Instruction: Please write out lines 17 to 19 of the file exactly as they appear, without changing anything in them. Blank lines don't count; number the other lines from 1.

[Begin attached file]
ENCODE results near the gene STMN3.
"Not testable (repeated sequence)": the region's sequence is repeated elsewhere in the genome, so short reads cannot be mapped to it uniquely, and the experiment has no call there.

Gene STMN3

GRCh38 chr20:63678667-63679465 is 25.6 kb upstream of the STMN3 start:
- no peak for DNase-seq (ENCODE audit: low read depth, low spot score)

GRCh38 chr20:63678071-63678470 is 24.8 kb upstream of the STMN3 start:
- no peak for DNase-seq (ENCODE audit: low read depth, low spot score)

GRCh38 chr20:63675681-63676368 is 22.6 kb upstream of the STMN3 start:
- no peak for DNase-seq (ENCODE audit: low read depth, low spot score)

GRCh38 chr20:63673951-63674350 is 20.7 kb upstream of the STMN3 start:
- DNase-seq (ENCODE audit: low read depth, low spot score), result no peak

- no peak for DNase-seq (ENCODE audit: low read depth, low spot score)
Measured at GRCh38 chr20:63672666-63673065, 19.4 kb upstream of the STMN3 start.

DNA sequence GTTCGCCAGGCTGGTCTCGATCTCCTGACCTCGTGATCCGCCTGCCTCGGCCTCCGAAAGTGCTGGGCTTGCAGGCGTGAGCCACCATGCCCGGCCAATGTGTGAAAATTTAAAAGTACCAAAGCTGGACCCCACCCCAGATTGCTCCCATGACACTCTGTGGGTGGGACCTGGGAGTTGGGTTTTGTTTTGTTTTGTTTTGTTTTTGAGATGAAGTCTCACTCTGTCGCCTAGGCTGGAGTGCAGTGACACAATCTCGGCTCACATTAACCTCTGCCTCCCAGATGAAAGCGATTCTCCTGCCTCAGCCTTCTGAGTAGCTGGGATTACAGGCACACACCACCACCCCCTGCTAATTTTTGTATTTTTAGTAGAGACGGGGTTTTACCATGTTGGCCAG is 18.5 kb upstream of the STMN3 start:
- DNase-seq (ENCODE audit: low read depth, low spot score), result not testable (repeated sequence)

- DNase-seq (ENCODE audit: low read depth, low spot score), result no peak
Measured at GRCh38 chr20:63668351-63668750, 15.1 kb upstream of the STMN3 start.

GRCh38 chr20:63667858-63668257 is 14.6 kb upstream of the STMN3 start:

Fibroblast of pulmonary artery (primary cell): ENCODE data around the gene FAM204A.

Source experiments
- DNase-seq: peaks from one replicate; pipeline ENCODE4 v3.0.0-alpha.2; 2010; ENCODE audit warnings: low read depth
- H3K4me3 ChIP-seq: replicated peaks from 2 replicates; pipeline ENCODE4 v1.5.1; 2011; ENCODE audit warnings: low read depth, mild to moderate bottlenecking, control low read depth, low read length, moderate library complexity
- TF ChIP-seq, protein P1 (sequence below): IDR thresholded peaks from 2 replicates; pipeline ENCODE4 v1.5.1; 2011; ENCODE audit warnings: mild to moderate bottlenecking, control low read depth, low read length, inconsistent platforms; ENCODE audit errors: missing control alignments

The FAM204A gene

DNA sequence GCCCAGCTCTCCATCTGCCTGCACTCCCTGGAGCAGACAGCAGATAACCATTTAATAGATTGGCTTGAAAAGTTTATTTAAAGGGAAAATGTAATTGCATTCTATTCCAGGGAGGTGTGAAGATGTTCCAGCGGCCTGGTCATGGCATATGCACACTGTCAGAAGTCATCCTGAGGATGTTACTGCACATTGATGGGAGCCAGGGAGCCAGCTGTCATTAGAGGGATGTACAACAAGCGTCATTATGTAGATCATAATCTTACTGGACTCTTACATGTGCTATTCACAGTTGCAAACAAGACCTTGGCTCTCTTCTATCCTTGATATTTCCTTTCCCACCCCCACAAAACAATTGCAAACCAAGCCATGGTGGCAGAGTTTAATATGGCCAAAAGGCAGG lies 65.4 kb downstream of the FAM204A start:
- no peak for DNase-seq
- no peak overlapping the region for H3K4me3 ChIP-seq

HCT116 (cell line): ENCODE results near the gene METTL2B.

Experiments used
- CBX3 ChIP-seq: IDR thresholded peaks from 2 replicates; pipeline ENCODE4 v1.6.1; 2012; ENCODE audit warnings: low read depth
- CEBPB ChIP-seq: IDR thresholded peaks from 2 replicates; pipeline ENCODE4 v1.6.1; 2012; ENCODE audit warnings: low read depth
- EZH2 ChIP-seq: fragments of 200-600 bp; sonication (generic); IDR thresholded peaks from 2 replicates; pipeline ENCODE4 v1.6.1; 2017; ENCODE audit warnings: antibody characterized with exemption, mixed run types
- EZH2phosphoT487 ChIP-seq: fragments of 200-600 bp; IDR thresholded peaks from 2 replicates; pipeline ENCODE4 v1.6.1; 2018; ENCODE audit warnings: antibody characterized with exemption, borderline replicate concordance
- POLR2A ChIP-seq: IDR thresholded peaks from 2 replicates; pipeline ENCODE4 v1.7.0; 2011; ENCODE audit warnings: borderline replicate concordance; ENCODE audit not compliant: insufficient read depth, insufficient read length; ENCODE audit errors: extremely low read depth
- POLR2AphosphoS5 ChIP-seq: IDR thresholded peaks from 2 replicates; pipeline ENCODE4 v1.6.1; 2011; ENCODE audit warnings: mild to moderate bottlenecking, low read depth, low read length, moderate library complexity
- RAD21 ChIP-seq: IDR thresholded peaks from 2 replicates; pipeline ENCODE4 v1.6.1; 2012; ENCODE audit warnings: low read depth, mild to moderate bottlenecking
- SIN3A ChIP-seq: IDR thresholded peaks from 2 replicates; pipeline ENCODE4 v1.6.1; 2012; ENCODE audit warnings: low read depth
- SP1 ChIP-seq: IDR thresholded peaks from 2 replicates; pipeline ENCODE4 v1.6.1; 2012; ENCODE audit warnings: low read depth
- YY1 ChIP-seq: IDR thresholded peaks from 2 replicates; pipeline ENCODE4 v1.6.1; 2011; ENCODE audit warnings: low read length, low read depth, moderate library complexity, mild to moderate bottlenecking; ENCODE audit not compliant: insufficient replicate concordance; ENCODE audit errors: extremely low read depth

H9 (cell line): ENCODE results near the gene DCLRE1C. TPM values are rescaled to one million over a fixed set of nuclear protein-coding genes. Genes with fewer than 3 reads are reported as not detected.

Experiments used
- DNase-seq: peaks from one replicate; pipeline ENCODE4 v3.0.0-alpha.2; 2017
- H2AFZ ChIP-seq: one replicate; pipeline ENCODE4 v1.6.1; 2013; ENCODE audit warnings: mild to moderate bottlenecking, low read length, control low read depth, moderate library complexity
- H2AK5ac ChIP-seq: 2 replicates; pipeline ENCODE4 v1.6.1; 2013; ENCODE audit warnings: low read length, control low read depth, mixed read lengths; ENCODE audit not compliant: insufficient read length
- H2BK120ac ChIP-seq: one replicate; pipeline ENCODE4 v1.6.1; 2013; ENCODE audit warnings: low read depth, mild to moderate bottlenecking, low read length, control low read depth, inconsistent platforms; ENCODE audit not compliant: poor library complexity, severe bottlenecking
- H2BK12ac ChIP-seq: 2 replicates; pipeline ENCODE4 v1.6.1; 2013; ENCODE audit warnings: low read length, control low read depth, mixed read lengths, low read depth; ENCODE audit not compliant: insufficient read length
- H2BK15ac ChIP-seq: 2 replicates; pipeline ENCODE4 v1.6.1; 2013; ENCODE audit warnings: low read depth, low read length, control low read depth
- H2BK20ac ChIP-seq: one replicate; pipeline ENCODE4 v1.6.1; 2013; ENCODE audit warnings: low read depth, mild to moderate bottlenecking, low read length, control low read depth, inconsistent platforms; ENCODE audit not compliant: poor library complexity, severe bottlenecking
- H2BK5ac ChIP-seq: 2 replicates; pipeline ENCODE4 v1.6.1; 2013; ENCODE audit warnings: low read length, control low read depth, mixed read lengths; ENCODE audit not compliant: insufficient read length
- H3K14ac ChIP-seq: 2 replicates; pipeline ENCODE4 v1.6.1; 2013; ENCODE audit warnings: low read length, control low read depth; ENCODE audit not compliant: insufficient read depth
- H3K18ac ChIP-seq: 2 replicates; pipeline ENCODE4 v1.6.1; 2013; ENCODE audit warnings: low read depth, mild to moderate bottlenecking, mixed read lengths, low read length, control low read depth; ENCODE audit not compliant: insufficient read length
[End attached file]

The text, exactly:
Measured at GRCh38 chr20:63668351-63668750, 15.1 kb upstream of the STMN3 start.

GRCh38 chr20:63667858-63668257 is 14.6 kb upstream of the STMN3 start:

Fibroblast of pulmonary artery (primary cell): ENCODE data around the gene FAM204A.